Published: Oct 29, 2009
This symposium will explore how the next generation’s thinking influences craft’s place in the market and culture at one of the nation’s leading schools for craft media.
SAVANNAH, Ga.—The Savannah College of Art and Design and the American Craft Council will host a symposium, “Making Meaning and the Marketplace: Craft and the next generation of thought” at the Coastal Georgia Center Friday, Nov. 6, 2-4 p.m. The symposium will explore how the next generation’s thinking influences craft’s place in the market and culture at one of the nation’s leading schools for craft media. This event is free and open to the public.
Titled, “Means of Production – Collaboration as a Multi-faceted Practice,” the dialogue will include a dynamic exploration of ecology, use of multiple disciplines and technology in craft practice, and the distinctions between manufacturing and the artisan workshop.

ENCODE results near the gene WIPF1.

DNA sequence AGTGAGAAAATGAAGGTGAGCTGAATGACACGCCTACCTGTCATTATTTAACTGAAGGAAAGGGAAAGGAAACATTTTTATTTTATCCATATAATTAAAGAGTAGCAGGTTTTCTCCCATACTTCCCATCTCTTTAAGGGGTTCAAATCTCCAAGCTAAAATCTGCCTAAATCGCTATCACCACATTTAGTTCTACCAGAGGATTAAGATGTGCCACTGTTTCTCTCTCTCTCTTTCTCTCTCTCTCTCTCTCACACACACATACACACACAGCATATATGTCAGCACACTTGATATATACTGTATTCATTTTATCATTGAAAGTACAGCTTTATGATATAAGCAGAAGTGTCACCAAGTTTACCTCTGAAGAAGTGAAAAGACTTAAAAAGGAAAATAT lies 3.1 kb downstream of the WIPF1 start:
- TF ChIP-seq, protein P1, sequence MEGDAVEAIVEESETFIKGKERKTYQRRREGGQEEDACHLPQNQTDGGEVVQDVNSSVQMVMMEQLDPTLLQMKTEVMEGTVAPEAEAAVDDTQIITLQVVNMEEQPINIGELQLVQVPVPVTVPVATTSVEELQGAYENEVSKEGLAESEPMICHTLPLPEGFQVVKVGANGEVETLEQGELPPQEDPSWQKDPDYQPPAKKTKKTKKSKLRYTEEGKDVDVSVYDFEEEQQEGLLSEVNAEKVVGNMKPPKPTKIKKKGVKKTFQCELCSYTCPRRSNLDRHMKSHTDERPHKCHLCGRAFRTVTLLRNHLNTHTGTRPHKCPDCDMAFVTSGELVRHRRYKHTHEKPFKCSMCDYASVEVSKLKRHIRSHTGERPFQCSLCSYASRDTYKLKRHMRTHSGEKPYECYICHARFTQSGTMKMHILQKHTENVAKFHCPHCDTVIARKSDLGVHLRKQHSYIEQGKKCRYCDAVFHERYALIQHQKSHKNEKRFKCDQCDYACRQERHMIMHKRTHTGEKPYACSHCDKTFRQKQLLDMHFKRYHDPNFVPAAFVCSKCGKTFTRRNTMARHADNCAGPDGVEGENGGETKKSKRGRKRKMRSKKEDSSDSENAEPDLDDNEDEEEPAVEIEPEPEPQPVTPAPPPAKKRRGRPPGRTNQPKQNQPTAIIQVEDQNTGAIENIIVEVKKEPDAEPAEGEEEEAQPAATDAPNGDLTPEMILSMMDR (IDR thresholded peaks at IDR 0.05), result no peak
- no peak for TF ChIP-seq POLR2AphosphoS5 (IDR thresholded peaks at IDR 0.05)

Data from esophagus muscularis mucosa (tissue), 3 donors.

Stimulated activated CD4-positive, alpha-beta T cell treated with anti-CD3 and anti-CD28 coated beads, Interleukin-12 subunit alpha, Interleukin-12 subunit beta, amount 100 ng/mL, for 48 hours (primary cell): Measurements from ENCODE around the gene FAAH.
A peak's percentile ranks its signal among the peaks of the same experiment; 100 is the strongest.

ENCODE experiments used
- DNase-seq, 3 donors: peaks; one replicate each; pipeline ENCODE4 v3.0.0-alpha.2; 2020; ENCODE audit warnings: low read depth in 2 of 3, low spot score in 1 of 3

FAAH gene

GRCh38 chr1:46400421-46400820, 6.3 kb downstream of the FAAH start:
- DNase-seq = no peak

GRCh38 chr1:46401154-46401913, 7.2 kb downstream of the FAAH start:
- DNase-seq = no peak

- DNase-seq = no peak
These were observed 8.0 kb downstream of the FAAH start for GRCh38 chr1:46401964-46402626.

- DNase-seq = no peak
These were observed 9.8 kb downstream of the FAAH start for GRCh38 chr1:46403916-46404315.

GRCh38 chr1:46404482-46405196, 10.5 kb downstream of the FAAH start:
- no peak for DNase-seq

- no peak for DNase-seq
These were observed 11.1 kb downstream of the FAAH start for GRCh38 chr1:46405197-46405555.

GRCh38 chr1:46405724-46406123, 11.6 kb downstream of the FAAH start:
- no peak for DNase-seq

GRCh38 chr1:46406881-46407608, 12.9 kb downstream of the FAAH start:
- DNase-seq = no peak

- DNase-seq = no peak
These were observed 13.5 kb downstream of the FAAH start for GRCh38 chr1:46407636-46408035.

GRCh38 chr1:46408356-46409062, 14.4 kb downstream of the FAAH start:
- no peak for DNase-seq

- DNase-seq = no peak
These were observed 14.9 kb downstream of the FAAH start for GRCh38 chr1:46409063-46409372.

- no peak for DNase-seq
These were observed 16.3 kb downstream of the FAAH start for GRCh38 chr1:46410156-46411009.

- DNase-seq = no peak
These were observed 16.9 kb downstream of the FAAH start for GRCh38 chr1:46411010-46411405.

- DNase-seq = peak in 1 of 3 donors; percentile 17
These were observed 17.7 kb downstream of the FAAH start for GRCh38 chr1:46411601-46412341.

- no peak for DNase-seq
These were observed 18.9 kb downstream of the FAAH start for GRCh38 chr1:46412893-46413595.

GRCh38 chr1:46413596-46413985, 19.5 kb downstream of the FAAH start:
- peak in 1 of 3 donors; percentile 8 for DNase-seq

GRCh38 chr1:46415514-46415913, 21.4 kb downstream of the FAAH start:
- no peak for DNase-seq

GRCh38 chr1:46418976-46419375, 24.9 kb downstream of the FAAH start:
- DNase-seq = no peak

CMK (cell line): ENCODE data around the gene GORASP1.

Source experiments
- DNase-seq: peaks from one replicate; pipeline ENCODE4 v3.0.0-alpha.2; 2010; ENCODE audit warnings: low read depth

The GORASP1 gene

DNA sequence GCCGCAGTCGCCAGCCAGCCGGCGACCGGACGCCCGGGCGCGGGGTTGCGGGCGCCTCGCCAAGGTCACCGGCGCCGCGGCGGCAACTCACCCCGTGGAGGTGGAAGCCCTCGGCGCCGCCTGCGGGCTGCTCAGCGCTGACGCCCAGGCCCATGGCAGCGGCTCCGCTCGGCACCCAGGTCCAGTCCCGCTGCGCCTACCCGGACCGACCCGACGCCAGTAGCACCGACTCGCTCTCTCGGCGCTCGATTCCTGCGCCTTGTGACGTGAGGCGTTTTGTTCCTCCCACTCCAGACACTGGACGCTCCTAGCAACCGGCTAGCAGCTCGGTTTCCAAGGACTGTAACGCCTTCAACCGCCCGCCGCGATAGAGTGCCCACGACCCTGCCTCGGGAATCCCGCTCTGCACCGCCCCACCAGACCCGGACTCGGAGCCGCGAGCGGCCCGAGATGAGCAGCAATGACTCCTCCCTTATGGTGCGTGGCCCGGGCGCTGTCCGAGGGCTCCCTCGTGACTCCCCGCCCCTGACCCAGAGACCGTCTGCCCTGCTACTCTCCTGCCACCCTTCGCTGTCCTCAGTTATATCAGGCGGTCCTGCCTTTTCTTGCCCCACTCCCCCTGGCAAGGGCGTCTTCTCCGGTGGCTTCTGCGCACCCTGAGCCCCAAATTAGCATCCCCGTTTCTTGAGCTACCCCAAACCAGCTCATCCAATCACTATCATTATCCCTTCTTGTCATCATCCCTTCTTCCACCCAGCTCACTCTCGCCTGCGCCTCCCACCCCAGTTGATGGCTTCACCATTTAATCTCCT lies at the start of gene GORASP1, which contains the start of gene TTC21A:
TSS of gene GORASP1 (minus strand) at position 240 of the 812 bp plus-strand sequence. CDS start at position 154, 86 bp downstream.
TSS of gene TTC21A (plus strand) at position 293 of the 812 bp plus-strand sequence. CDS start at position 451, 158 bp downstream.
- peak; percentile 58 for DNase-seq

The symposia will be moderated by Fabio Fernandez, exhibitions director at the Society of Arts and Crafts, Boston. Other featured panelists include: Metalsmith Gabriel Craig, featured in American Craft Magazine for his interactive public performance taking his jewelry-making studio to the streets, Eric Pfeiffer of Pfeiffer Labs, and Olivia Robinson, assistant professor of Fiber/Material Studies and Syracuse University and interdisciplinary installation artist.
Students works will be on display at the opening reception Thursday, Nov. 5, 6-8 p.m. at Pepe Hall. The exhibition which is titled, "Currency of Craft," is open to students in the whole school, not just School of Design. The students are competing to participate in the American Craft Council’s “School to Market” program February 23-28, 2010, in Baltimore, Maryland. This reception is free and open to the public.
The School of Design is hosting the exhibition as part of the Making Meaning and the Marketplace Symposium and faculty from metals and jewelry
will be mentoring the students accepted into the show.
"We are excited to be mentoring this event here at SCAD and look forward to being a part of ACC in Baltimore in February, said Lanelle Keyes, professor of metals and jewelry.
Both reception and symposia are free and open to the public.